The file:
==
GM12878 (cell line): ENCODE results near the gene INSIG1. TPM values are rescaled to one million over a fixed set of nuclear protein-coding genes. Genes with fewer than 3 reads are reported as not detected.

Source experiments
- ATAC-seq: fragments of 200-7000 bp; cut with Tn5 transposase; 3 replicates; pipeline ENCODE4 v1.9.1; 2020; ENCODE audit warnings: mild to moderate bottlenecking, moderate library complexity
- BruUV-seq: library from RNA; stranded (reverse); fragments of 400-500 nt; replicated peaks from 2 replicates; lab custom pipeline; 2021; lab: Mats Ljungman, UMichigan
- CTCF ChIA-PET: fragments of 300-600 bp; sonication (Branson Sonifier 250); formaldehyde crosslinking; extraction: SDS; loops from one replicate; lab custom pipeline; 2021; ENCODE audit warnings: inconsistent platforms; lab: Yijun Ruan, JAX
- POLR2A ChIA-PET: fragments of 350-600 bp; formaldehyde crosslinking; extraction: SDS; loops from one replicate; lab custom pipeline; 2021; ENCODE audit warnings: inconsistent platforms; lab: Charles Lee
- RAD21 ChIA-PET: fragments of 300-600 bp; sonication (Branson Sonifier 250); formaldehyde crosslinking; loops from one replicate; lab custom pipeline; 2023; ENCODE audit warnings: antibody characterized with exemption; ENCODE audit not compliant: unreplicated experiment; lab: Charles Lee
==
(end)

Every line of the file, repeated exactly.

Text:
GM12878 (cell line): ENCODE results near the gene INSIG1. TPM values are rescaled to one million over a fixed set of nuclear protein-coding genes. Genes with fewer than 3 reads are reported as not detected.

Source experiments
- ATAC-seq: fragments of 200-7000 bp; cut with Tn5 transposase; 3 replicates; pipeline ENCODE4 v1.9.1; 2020; ENCODE audit warnings: mild to moderate bottlenecking, moderate library complexity
- BruUV-seq: library from RNA; stranded (reverse); fragments of 400-500 nt; replicated peaks from 2 replicates; lab custom pipeline; 2021; lab: Mats Ljungman, UMichigan
- CTCF ChIA-PET: fragments of 300-600 bp; sonication (Branson Sonifier 250); formaldehyde crosslinking; extraction: SDS; loops from one replicate; lab custom pipeline; 2021; ENCODE audit warnings: inconsistent platforms; lab: Yijun Ruan, JAX
- POLR2A ChIA-PET: fragments of 350-600 bp; formaldehyde crosslinking; extraction: SDS; loops from one replicate; lab custom pipeline; 2021; ENCODE audit warnings: inconsistent platforms; lab: Charles Lee
- RAD21 ChIA-PET: fragments of 300-600 bp; sonication (Branson Sonifier 250); formaldehyde crosslinking; loops from one replicate; lab custom pipeline; 2023; ENCODE audit warnings: antibody characterized with exemption; ENCODE audit not compliant: unreplicated experiment; lab: Charles Lee